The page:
Temporal trends in the relative cost of dying: Evidence from Canada
Objective To measure change over time in the relationship between health care expenditures for individuals that die in a given year and age matched survivors.Methods Administrative data covered government-funded hospital, physician, prescription drug, and continuing care services for the entire population aged 65 and over in the province of British Columbia between 1991 and 2001. Individuals were separated according to age group and decedent/survivor status. The average utilization cost was estimated for each age group and survivor status in each year from 1991 to 2001. Time trends in decedent and survivor costs, and the ratio between the two, were analyzed for each service category.Results Inflation-adjusted decedent costs rose by almost 10% between 1991 and 2001, while survivor costs fell slightly. The ratio of decedent to survivor costs increased for all age groups, and was greatest for hospital and continuing care costs. Although the study population mortality rate fell over the study period, the proportion of health care costs allocated to decedents grew by 8%.Conclusions If mortality rates continue to fall, lower survivor costs and higher decedent costs will lower future growth in health expenditures due to aging.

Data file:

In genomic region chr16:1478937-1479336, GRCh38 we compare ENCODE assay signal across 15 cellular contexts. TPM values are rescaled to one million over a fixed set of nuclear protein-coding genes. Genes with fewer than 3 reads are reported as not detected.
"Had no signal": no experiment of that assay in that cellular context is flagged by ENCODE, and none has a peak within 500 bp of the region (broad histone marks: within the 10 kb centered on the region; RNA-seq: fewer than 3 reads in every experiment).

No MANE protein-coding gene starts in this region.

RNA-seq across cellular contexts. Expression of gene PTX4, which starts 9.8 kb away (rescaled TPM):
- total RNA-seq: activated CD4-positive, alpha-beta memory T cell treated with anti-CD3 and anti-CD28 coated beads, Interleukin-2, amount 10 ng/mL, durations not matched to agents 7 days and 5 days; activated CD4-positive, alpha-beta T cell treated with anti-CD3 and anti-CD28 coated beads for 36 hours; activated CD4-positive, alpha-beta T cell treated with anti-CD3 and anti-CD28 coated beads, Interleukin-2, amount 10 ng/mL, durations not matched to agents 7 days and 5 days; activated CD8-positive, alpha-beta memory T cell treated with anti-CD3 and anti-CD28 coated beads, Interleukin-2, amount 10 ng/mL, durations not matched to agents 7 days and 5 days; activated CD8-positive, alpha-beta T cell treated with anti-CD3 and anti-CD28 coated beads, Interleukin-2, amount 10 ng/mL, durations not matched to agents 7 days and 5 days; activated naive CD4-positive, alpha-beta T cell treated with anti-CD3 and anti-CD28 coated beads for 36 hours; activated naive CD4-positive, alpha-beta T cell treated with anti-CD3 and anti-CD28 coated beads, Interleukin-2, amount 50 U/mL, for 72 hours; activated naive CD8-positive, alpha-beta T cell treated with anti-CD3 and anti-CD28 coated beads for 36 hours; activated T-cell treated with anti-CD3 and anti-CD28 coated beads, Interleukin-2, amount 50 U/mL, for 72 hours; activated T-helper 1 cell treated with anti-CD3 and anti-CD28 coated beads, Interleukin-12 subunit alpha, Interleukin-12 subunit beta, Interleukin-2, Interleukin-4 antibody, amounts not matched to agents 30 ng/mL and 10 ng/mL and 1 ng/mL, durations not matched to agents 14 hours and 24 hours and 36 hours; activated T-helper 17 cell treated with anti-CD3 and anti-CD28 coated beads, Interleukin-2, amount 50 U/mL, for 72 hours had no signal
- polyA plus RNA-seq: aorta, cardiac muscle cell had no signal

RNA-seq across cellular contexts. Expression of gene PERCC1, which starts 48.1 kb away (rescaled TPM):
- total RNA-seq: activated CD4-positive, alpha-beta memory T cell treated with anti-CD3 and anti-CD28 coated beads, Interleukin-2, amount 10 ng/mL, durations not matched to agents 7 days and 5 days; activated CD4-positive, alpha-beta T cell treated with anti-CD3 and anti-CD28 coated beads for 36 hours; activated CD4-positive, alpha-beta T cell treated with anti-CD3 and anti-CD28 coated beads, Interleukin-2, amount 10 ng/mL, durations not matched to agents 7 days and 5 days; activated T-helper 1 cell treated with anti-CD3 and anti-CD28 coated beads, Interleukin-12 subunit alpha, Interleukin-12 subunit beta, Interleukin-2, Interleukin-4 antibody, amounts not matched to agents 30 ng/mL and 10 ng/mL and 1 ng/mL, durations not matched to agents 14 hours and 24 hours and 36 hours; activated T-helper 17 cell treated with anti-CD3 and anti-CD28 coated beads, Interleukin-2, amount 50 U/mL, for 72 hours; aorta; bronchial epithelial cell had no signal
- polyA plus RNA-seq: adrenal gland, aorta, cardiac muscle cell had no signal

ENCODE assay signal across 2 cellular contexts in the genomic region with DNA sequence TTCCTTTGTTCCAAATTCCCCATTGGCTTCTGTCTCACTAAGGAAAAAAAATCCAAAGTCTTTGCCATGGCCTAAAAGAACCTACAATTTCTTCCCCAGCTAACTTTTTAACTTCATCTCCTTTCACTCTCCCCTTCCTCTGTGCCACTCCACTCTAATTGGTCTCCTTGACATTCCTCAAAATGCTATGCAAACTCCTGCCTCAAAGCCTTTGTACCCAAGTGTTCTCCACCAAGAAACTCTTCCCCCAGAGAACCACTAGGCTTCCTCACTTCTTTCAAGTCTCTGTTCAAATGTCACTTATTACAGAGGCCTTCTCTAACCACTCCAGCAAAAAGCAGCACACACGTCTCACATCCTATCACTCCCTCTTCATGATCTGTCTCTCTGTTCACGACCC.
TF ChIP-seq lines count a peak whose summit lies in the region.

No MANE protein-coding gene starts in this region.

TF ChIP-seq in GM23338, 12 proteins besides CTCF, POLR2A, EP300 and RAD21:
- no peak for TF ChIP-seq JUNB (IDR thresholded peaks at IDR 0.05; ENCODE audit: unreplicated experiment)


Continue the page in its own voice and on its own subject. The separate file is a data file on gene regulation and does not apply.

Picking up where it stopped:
When requesting a correction, please mention this item's handle: RePEc:eee:hepoli:v:90:y:2009:i:2-3:p:270-276. See general information about how to correct material in RePEc.
For technical questions regarding this item, or to correct its authors, title, abstract, bibliographic or download information, contact: (Zhang, Lei)or ()
If references are entirely missing, you can add them using this form.